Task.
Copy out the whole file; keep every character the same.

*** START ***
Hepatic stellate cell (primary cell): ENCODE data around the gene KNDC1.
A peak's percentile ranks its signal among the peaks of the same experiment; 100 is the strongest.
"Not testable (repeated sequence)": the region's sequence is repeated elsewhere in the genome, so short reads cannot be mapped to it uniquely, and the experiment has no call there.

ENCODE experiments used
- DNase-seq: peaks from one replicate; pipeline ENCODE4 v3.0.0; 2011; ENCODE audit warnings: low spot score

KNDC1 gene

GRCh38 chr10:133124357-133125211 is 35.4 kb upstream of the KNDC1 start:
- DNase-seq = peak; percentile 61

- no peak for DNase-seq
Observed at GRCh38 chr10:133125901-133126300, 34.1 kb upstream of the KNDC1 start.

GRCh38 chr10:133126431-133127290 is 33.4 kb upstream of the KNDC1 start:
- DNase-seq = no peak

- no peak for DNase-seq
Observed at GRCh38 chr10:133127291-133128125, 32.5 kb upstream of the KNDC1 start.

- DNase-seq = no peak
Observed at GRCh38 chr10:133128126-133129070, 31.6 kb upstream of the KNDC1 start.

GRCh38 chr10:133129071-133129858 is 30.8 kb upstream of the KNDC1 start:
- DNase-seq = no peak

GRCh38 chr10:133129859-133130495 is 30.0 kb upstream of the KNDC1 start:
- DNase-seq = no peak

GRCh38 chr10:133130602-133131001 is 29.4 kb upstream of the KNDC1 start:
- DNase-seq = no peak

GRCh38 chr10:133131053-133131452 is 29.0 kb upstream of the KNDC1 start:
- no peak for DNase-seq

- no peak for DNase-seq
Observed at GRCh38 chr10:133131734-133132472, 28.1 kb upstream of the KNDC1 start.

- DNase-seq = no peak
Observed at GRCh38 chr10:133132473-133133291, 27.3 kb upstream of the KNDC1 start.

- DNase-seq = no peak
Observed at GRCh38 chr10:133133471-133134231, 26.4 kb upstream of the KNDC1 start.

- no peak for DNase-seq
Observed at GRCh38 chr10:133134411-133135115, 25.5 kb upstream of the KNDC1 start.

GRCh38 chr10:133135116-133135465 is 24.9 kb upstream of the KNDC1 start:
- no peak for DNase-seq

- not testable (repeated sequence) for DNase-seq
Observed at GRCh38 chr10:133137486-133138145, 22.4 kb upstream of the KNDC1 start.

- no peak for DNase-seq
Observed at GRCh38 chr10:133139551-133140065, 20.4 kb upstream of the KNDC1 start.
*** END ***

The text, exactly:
Hepatic stellate cell (primary cell): ENCODE data around the gene KNDC1.
A peak's percentile ranks its signal among the peaks of the same experiment; 100 is the strongest.
"Not testable (repeated sequence)": the region's sequence is repeated elsewhere in the genome, so short reads cannot be mapped to it uniquely, and the experiment has no call there.

ENCODE experiments used
- DNase-seq: peaks from one replicate; pipeline ENCODE4 v3.0.0; 2011; ENCODE audit warnings: low spot score

KNDC1 gene

GRCh38 chr10:133124357-133125211 is 35.4 kb upstream of the KNDC1 start:
- DNase-seq = peak; percentile 61

- no peak for DNase-seq
Observed at GRCh38 chr10:133125901-133126300, 34.1 kb upstream of the KNDC1 start.

GRCh38 chr10:133126431-133127290 is 33.4 kb upstream of the KNDC1 start:
- DNase-seq = no peak

- no peak for DNase-seq
Observed at GRCh38 chr10:133127291-133128125, 32.5 kb upstream of the KNDC1 start.

- DNase-seq = no peak
Observed at GRCh38 chr10:133128126-133129070, 31.6 kb upstream of the KNDC1 start.

GRCh38 chr10:133129071-133129858 is 30.8 kb upstream of the KNDC1 start:
- DNase-seq = no peak

GRCh38 chr10:133129859-133130495 is 30.0 kb upstream of the KNDC1 start:
- DNase-seq = no peak

GRCh38 chr10:133130602-133131001 is 29.4 kb upstream of the KNDC1 start:
- DNase-seq = no peak

GRCh38 chr10:133131053-133131452 is 29.0 kb upstream of the KNDC1 start:
- no peak for DNase-seq

- no peak for DNase-seq
Observed at GRCh38 chr10:133131734-133132472, 28.1 kb upstream of the KNDC1 start.

- DNase-seq = no peak
Observed at GRCh38 chr10:133132473-133133291, 27.3 kb upstream of the KNDC1 start.

- DNase-seq = no peak
Observed at GRCh38 chr10:133133471-133134231, 26.4 kb upstream of the KNDC1 start.

- no peak for DNase-seq
Observed at GRCh38 chr10:133134411-133135115, 25.5 kb upstream of the KNDC1 start.

GRCh38 chr10:133135116-133135465 is 24.9 kb upstream of the KNDC1 start:
- no peak for DNase-seq

- not testable (repeated sequence) for DNase-seq
Observed at GRCh38 chr10:133137486-133138145, 22.4 kb upstream of the KNDC1 start.

- no peak for DNase-seq
Observed at GRCh38 chr10:133139551-133140065, 20.4 kb upstream of the KNDC1 start.